Volvo XC40 Recharge Twin

Picking up my Volvo XC40 Recharge today

Volvo XC40 Recharge Twin

Decided to replace my Tesla Model 3 SR+ and upgrade to a Volvo XC40 Recharge Twin Ultimate (aka EX40 for MY25), disentangling myself from “that guy”.

This is a post where I collect my first impressions of the XC40 Recharge, and compare it to my previous Tesla M3.

That new car smell

Traded in my MY21 Tesla Model 3 SR+ for a Volvo MY24 XC40 Recharge Twin Ultimate (ex-demo with 1000 km). The Tesla trade-in value was on the lower end of what I had hoped for though, I could have gotten more (at that time) if I had gone private. But it’s just convenient to do a dealer trade-in.


The Volvo XC40 model was introduced at the end of 2017 (the original Tesla Model 3 was also from 2017), and had a number of minor refreshes over the years. It has petrol, diesel and (plug-in) hybrid models, and since 2019, a battery electric model, both in front-wheel and all-wheel drive. The diesel engine got discontinued, as was the petrol AWD I believe. As you can see, the XC40 started out as Volvo Concept 40.1 is not a purpose build BEV vehicle, but rather a transition vehicle. This same Compact Modular Architecture (CMA) platform though is also used for the C40 model (which is only available as EV) and by Polestar for its Polestar 2 model, which in fact started as the Volvo Concept 40.2. Hence why the XC40 Recharge, C40 and Polestar 2 have a transmission tunnel, which is used to house batteries, missing out on a flat floor in the back. (More about the design philosophy)

2023 saw a refresh of the MY24 XC40 Recharge version with an updated front, a new, slightly larger NMC battery and faster charging, and a new motor layout, in single rear-wheel drive or Twin all-wheel drive with an Asynchronous Induction motor (110kW) in the front (which is disengaged most of the time, improving efficiency), and Synchronous Permanent Magnet (190kW) in the back. The same changes were introduced in the C40 and Polestar 2. This may well be the last refresh for the XC40 model, as Volvo is phasing out ICE cars, and they introduced a new EV-only EX line of models with the EX90 and EX30 (deliveries starting second half of 2024). These are designed from the ground up to be electric only, with the added efficiency that comes with that (efficiency, interior space).

The 2019 XC40 Recharge is by many considered their first EV, but Volvo had a limited run of the C30 battery electric vehicle in 2011, which I assume they learned a lot from. For reference, up to then, Tesla had only been manufacturing the Roadster, and debuted the Model S mid 2012.

By the way, XC stands for “Cross Country”, applying to their SUV and wagon models, having a higher stance (than their sedans).

I like the XC40’s blocky, muscular stance, broad shoulders, and its two-tone colour combo. I think the Bright Dusk and black roof is just a classy, fine looking car. Even after 6 years, with the slight tweaks on the headlights, the Thor’s hammer daylights and indicators, it still looks modern and sophisticated (I think). Most people wouldn’t notice this being an EV. The lack of grille at the front is the only giveaway. Lots of EVs, like Kias and Hyundais, BYDs, the MG4, they look too “futuristic” and they will look dated very soon.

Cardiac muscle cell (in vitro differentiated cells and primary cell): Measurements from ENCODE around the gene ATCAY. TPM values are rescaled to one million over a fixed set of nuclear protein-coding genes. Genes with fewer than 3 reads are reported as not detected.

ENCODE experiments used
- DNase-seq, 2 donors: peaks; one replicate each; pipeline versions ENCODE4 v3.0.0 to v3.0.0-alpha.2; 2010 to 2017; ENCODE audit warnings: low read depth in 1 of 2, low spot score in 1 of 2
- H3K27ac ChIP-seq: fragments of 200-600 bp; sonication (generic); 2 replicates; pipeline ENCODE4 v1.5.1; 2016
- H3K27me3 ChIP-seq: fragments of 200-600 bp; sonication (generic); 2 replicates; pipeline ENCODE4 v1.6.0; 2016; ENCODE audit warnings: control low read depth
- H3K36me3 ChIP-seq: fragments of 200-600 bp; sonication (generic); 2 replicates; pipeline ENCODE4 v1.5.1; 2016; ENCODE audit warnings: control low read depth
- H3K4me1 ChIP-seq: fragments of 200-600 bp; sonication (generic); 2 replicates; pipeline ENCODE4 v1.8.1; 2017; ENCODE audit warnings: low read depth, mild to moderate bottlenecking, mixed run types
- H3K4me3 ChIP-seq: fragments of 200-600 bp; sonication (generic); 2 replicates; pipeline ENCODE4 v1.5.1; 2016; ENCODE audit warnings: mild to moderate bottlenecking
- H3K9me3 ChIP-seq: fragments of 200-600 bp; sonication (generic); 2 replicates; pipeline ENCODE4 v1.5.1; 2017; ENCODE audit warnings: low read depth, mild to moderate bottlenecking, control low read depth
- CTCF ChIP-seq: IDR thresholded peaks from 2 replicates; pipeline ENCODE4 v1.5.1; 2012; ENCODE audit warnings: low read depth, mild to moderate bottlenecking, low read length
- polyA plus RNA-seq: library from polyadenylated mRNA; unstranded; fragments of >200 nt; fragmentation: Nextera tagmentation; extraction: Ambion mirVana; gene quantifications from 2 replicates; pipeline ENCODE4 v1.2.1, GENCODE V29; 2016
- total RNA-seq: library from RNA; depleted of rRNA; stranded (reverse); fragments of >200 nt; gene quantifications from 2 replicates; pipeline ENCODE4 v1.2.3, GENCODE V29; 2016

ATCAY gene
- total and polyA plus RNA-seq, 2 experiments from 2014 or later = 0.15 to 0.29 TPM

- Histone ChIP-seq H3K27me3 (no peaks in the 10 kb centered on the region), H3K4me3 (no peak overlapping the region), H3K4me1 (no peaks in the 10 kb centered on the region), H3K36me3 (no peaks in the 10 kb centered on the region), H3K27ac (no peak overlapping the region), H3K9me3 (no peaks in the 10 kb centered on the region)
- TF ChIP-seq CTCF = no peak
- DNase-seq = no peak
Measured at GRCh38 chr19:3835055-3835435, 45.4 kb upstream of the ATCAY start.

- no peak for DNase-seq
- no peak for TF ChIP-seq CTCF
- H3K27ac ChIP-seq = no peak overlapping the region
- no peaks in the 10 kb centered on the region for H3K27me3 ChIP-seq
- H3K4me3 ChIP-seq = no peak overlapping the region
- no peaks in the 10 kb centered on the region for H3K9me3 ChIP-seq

I drove a C40 once on a NRMA EV day (for 10-15 minutes), as well as did a test drive of a 2022 Polestar 2 Performance (for 30 minutes). I rented a 2022 Single motor Polestar 2 for week (doing 761km) and a Cupra Born (as a replacement for Polestar 2) for a week (doing 2312km) while on holiday in Europe. The Polestar was a fine car, build like a tank (just like Volvo) and smooth, but the Cupra Born was a more enjoyable, fun drive. The software on the Polestar was far better than that on the Cupra Born though. And I’m not a fan of the Cupra’s looks, it’s not my thing.


The Volvo XC40 Recharge Single motor (Plus package) starts at about AU$85.000 driveaway (significantly more than a base Tesla M3/MY RWD), while the Twin motor (incl Ultimate package) is AU$94.500 driveaway. For comparison, a Tesla MY single motor is AU$70.800 driveaway, but twin motor Performance is AU$99.300 driveaway, with optional paint options, and Advanced AutoPilot and Full Self Drive options (which you can pay for, but can’t actually use in Australia at the time of writing…). The MYP is a lot faster (top speed) than the XC40 Twin, but you get the same Tesla (interior) finish as the base model, which at this pricepoint is staggering.

The pricing of a Polestar 2 is very similar to the Volvo pricing, but with a bunch of optional packs to choose from. The disadvantage for me of Polestar is the fact they don’t do trade-ins, and you can’t service a Polestar at all Volvo dealers (only ones that are licensed), so It meant that I had to get it serviced in Sydney or Newcastle, which is an inconvenience (like having the Tesla serviced in Chatswood only) being on the Central Coast. Not that EVs need much servicing, but I did get two Tesla (warranty) services in the 2+ years I had mine.

Talking about Servicing, the Volvo comes with 5 years or 150.000km of servicing included (new windscreen wipers, break fluid, safety checks…), 8 years or 150.000km on the high-voltage battery, 5 years roadside assistance, 5 year unlimited km warranty, 4 years Digital Services data subscription, and 8 years of Volvo On Call service (with Automatic Crash Notification, Stolen Vehicle Tracking,…)